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Jewish Journal

Master of musical fusion blends klezmer with salsa

by Roberto Loiederman

November 22, 2007 | 7:00 pm

These days, the world is constantly getting smaller, and musical styles don't respect national or traditional boundaries. Matisyahu, for example, has made a name for himself by fusing Eastern European Chasidic strains with Jamaican reggae.

At the Skirball recently, Chango Spasiuk performed songs that combine his Ukrainian heritage with his Argentine upbringing. Practitioners of world music are constantly exploring ways to fuse disparate musical strains in new and interesting ways.

Given all that, it should not be a surprise that there is a new group that combines klezmer with salsa. Odessa/Havana -- "The Explosive Jewish/Cuban Musical Mash-Up" -- a musical project that brings together these two musical traditions in a jazz context will perform at the Skirball Cultural Center at 8 p.m. on Thursday, Nov. 29.

During a telephone interview, David Buchbinder -- the Jewish jazz trumpeter who founded the group and who composes (or co-composes) much of its music -- said that he first felt the close ties between Jewish and Latin music many years ago.

"Even in my early days of playing klezmer," Buchbinder said, "I heard the connections and noted that they shared modes and scales, similar melodic approaches, a strong rhythmic drive and deep spiritual underpinnings"

Twenty years ago, Buchbinder was in a recording studio, laying down tracks for a klezmer CD.

"I was working a chorus into one of the pieces," Buchbinder said, "when a merengue tune came out," referring to the exuberant merengue music and dance from the Dominican Republic.

He included that merengue-style in the finished product. "This made perfect musical sense, and it remained in the back of my mind."

In 2006, Buchbinder was nominated for a Juno Award (the Canadian equivalent of a Grammy) and was asked to put together a musical group for radio concerts. He invited pianist Hilario Duran -- a fellow Juno nominee, originally from Cuba -- to join him.

"The musical idea in getting together with Hilario," Buchbinder said, "was not necessarily to fuse klezmer and Cuban but rather to create and play jazz that has both influences in it." And, indeed, their music, as heard on the promotional CD, is rich and complex, embodying elements that Jewish and Cuban music have in common: from foot-tapping, celebratory joy to moments of profound dirge-like sadness.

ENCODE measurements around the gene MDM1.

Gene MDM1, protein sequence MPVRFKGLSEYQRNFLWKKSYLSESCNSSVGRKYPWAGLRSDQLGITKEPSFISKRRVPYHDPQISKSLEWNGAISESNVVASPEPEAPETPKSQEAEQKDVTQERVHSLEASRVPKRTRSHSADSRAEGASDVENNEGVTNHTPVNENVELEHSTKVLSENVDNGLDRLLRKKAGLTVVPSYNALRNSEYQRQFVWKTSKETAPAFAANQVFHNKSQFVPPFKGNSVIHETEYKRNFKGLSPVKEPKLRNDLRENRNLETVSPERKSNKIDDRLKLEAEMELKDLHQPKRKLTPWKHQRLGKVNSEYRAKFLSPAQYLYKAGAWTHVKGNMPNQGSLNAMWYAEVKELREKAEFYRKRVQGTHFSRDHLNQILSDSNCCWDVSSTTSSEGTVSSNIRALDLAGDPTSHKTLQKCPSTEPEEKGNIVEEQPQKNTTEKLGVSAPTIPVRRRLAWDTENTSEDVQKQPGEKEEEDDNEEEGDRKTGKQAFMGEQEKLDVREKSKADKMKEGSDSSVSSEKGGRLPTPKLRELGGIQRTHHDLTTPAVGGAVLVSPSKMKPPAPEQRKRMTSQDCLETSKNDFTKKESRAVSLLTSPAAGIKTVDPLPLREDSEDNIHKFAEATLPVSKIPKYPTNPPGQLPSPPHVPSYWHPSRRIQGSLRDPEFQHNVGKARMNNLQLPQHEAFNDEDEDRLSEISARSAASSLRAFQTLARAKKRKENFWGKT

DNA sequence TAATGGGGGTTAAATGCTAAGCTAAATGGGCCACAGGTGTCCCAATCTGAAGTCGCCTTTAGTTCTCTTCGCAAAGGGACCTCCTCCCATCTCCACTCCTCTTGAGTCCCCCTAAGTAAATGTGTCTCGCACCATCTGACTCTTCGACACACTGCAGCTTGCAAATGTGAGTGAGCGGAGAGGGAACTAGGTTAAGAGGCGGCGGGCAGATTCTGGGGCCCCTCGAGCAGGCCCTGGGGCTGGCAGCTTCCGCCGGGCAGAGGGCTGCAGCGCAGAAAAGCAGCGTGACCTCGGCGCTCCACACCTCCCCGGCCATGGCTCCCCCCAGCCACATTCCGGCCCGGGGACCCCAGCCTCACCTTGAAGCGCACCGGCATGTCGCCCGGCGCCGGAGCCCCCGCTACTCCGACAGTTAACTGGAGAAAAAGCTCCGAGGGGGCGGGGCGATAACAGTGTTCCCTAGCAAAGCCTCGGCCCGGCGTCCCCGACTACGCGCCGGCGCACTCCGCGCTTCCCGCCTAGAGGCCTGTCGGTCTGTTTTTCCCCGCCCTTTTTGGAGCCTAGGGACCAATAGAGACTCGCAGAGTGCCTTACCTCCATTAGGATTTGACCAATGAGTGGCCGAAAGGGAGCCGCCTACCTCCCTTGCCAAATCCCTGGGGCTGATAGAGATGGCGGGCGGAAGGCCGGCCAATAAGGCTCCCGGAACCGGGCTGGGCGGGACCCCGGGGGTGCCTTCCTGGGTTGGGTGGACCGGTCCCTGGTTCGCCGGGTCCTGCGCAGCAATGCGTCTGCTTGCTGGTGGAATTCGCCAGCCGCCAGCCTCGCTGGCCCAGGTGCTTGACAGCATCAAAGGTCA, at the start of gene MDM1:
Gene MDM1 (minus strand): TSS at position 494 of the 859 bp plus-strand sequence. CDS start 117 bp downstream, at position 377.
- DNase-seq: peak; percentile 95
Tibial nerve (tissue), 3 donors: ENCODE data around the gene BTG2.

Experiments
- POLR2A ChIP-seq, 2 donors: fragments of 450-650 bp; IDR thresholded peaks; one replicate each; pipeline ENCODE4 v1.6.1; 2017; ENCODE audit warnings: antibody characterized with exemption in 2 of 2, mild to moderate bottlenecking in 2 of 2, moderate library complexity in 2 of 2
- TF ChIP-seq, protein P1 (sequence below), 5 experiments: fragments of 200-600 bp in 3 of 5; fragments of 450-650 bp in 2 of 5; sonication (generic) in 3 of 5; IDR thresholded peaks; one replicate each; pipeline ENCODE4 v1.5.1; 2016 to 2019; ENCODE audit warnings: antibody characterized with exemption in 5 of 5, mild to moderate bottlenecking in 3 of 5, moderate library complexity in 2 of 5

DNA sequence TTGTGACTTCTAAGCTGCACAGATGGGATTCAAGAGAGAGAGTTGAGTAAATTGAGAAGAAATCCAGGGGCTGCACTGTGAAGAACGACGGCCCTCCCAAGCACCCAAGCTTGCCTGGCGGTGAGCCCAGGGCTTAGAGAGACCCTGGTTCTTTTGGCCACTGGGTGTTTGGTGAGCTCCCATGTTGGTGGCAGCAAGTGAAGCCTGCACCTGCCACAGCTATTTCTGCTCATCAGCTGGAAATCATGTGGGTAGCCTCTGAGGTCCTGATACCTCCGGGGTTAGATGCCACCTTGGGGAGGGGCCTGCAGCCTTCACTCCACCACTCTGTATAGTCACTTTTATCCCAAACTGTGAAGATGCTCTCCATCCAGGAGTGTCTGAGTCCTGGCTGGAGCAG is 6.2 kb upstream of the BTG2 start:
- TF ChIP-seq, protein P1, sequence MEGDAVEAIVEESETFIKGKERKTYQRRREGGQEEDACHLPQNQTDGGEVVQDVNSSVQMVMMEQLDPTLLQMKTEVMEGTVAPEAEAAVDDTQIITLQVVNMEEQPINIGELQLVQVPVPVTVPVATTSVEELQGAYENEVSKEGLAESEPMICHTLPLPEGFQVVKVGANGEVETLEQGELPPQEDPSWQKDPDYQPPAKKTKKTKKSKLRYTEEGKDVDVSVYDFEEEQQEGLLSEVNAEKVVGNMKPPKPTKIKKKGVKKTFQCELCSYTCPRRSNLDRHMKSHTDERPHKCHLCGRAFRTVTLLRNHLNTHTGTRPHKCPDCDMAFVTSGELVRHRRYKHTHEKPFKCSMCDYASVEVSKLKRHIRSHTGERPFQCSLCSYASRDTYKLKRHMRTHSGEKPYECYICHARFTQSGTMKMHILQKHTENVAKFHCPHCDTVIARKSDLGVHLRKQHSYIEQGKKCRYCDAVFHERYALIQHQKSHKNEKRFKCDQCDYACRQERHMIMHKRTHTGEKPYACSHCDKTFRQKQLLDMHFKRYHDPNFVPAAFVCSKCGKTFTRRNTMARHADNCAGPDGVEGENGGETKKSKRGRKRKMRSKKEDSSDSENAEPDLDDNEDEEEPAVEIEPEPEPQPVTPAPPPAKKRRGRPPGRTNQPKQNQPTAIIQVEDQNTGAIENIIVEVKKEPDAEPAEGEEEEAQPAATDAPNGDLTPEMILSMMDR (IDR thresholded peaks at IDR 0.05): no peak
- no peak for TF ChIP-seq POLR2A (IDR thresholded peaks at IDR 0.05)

"The musical associations [between Jewish and Cuban music] are many-faceted, multilayered and rich indeed," Buchbinder said, "rooted in their common ancestry on the Iberian peninsula and sharing Arabic, Roma -- Gypsy -- Sephardic and North African forebears.... After the expulsion of the Jews [from Iberia] ... a minority went to Eastern Europe, so that stream flowed into Yiddish culture."

Buchbinder's first Canadian concerts with Duran, who also lives in Toronto, were sold out, and people were turned away, which is unusual for a new musical project.

"I think what happened," he said, "is that people found the idea fascinating. I also think that Jews have been mightily attracted to Cuban music for many years. The Miami association, the whole mambo craze in the 1950s, was fueled by the American Jewish community."

Buchbinder and Duran have composed music specially for Odessa/Havana. "People who attend the concert," Buchbinder said, "can expect high-energy, unique music that is rich, dramatic, intense, challenging but ultimately very accessible."

Buchbinder gives part of the credit for bringing different streams and traditions together to Toronto, which, he said, "Is truly a multicultural city.... It's an incredibly diverse atmosphere, a rich mix of different cultures. And a mix between cultures.

"Toronto is moving ... to what I call post-multiculturalism.... At first, the attitude was that one should celebrate one's own culture, which meant looking backward toward the culture that people came out of. But then it changed, and now people are dedicated to creating new, unique art that combines different streams in new ways."

Buchbinder practices cross-cultural fusion not just in his musical life but in his private life, as well. He's married to Roula Said, a dancer-musician-actress.

How did he meet his wife?

"I met Roula in the large, floating group of musicians and performers that are part of the Toronto scene.... We knew people in common and met at a party about eight years ago. We liked each other and took it from there. She's of Palestinian-Christian background. We have a daughter who's 4 1/2. Some people can't imagine how we did it, but we've aligned in life."

Buchbinder and Said have also aligned in their art.

"We've worked together on several projects," he said. "'Feast of the East,' which brought together different musical groups from the Middle East. And we did a series of concerts: 'Imagine the Sound of Peace.'"

Both personally and professionally, Buchbinder is the master of fusion.

Odessa/Havana will perform on Nov. 29 at 8 p.m. at the Skirball Cultural Center, 2701 N. Sepulveda Blvd., Los Angeles. For more information, call (310) 440-4500

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